The objective of the proposed research is to generate chemical tools that will expand our understanding of ADP-ribosylation in neuronal physiology. ADP-ribosylation was originally thought to be catalyzed by a single enzyme, ARTD1 (ADP-ribosyltransferases 1), but a family of 17 proteins is now recognized in humans that shares structural homology to the ARTD1 catalytic domain. ARTD1, and perhaps other ARTDs, play essential roles in cellular pathways in neurons that mediate long-term memory (LTM)~ however, their roles in these processes are not well understood. Moreover, the direct protein targets of individual ARTDs in neurons are not known, hindering our ability to fully delineate the pathway from ARTD activation to LTM. Our current lack of understanding of the specific role of ARTD1, and other ARTDs, in neurons and in other cell types has been severely limited by the lack of inhibitors of individual family members and the inability to identify the direct targets fr individual ARTDs in a cellular context. To overcome these limitations, this application describes, for the first time, the design and synthesis of (1) mono-selective inhibitors and (2) orthogonal NAD+ substrate analogs of ARTD1 mutants that are engineered to contain a unique pocket absent from wild-type ARTDs, but retain enzymatic activity. These orthogonal NAD+ analogs will be used for the identification of direct targets of ARTD1 in neurons. While initial studies wll focus on the role of ARTD1 in neurons, we anticipate that our strategy can be generalized to other ARTDs, thereby potentially providing unprecedented insights into their roles in physiology and pathophysiology.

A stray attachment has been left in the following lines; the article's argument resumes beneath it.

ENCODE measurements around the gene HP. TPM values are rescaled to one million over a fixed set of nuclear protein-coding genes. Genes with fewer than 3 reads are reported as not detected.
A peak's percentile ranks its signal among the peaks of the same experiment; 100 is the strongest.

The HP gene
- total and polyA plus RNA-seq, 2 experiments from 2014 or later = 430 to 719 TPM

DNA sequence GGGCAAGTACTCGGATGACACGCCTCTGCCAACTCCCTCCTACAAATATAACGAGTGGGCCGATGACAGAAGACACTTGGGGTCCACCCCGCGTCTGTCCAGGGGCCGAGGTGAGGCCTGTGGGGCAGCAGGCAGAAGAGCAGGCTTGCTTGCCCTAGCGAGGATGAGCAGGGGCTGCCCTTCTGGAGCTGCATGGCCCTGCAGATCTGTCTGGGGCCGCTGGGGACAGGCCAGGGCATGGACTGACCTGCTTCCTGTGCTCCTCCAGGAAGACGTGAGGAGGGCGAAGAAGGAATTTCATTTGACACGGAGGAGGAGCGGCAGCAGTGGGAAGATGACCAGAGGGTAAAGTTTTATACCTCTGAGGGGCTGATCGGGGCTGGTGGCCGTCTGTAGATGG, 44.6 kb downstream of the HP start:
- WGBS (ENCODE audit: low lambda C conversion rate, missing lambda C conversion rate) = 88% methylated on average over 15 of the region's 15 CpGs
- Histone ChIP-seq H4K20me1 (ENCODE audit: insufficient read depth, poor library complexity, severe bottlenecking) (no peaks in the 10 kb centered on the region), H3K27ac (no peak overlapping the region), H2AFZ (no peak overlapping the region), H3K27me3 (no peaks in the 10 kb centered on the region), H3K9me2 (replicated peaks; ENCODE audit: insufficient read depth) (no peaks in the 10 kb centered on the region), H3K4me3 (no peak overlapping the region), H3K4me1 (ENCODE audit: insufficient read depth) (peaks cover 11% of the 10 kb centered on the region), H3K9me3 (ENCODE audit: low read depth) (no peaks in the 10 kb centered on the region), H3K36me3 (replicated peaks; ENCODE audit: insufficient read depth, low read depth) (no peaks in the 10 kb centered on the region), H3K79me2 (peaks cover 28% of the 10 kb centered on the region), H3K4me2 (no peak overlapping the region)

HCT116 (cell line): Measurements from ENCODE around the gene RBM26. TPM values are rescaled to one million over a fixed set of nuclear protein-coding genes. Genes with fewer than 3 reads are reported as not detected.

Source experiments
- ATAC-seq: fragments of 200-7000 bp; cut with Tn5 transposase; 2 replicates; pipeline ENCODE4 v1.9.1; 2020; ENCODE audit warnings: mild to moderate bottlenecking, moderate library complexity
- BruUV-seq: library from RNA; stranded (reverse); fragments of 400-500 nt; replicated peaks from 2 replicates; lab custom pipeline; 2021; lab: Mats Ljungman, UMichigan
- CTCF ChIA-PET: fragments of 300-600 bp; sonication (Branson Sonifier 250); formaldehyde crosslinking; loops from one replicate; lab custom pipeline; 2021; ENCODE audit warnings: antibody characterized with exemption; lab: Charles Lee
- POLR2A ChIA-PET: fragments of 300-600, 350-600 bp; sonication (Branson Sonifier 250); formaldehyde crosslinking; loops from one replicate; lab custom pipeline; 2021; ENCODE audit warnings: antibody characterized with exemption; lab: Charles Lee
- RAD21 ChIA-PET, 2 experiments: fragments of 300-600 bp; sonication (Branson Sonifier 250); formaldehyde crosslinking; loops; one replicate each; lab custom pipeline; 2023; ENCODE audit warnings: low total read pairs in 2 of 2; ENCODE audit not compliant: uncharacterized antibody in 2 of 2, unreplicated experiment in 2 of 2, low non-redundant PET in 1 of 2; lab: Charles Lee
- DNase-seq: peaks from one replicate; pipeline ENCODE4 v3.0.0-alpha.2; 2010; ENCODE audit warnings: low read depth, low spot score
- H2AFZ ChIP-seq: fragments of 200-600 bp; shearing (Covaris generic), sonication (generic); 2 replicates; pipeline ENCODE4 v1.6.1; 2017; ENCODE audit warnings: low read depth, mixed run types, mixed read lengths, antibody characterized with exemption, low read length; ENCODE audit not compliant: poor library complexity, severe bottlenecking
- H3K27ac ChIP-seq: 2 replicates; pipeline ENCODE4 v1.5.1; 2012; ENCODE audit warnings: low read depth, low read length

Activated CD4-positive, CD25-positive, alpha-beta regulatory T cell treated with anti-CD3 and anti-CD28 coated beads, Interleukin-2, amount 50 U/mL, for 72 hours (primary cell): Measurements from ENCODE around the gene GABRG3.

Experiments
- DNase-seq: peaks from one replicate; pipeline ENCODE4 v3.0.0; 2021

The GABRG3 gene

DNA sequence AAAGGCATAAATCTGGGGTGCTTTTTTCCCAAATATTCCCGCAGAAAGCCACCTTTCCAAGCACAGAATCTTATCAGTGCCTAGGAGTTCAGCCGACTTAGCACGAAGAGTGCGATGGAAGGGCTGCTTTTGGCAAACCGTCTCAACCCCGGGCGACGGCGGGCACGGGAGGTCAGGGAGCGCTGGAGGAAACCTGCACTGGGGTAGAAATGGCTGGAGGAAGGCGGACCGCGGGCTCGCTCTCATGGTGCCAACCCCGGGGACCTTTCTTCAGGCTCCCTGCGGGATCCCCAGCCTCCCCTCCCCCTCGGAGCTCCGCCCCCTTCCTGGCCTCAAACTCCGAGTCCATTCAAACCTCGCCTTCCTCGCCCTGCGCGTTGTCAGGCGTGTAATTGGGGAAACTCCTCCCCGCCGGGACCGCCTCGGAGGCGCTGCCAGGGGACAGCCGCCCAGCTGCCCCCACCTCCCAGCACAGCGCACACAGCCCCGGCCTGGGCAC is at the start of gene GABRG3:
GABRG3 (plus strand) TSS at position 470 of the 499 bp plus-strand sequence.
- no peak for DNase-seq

Many physiologically important events are regulated at the level of posttranslational modification. ADP- ribosylation is increasingly being recognized as an essential posttranslational modification that plays an important role in neuronal physiology, where it regulates learning and memory, and pathophysiology, where its dysregulation leads to early onset neurodegeneration. Current strategies to study ADP-ribosylation are insufficient to provide a comprehensive view of its role in cellular processes tht underlying these events. This proposal describes, for the first time, the development of chemical tools that will yield new insights into the role of ADP-ribosylation in long-term memory formation, and will illuminate important molecular targets for therapeutic intervention in neurodegeneration.
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